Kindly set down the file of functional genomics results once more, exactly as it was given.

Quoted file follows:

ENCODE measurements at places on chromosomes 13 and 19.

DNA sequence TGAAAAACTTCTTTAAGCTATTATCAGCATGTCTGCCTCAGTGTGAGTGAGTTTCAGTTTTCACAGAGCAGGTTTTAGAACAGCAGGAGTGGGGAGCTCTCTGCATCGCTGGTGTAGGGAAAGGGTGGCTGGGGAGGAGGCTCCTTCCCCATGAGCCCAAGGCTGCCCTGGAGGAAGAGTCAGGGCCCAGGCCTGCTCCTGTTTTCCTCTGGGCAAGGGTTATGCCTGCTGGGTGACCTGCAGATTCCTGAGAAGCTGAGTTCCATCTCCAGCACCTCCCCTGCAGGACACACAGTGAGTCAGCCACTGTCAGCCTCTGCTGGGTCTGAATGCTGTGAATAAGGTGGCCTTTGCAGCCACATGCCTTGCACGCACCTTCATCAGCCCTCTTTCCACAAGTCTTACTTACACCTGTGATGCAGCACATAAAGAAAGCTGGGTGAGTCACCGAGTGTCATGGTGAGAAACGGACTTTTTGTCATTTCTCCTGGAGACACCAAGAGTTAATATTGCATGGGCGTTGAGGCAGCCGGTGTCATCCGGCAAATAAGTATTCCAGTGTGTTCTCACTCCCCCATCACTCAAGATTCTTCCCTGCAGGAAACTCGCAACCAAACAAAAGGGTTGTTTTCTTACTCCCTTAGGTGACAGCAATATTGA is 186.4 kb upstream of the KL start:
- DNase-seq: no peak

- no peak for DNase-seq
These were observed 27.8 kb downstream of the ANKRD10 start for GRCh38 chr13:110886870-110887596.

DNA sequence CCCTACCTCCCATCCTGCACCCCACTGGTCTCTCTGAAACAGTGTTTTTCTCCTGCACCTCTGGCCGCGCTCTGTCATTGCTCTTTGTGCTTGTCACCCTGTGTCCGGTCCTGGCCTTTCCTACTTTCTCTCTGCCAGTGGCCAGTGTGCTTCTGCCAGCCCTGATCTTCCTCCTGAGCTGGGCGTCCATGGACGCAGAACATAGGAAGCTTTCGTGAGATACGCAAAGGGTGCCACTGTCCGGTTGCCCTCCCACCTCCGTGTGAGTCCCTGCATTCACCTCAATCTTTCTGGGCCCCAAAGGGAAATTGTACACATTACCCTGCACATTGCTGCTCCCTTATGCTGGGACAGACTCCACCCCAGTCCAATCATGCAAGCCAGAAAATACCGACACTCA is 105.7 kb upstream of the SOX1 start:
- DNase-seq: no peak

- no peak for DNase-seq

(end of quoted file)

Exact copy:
ENCODE measurements at places on chromosomes 13 and 19.

DNA sequence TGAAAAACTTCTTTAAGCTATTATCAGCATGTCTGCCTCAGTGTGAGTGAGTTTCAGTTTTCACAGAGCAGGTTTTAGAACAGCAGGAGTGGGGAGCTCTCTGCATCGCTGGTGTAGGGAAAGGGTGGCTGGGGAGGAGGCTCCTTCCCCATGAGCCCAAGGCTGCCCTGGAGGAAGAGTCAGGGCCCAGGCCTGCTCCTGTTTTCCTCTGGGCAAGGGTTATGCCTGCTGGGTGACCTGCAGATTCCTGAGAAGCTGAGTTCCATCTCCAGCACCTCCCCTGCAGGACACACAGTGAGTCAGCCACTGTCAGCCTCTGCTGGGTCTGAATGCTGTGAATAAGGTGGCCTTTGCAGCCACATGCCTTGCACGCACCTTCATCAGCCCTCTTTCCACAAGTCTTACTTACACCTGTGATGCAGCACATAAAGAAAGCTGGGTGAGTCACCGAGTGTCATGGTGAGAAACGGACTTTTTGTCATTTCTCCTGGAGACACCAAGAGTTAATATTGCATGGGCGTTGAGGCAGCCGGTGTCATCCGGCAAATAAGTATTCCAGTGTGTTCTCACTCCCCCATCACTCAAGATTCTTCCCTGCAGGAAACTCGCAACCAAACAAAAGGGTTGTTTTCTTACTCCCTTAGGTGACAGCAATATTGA is 186.4 kb upstream of the KL start:
- DNase-seq: no peak

- no peak for DNase-seq
These were observed 27.8 kb downstream of the ANKRD10 start for GRCh38 chr13:110886870-110887596.

DNA sequence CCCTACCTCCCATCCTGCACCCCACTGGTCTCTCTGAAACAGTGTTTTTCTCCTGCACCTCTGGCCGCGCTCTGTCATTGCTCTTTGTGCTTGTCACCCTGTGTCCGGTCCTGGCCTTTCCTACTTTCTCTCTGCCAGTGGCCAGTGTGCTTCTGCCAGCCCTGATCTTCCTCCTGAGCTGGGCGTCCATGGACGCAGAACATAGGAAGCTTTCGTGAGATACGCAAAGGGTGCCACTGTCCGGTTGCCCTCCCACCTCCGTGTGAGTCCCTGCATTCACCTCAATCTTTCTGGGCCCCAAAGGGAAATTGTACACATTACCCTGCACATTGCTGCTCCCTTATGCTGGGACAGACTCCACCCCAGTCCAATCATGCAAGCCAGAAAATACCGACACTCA is 105.7 kb upstream of the SOX1 start:
- DNase-seq: no peak

- no peak for DNase-seq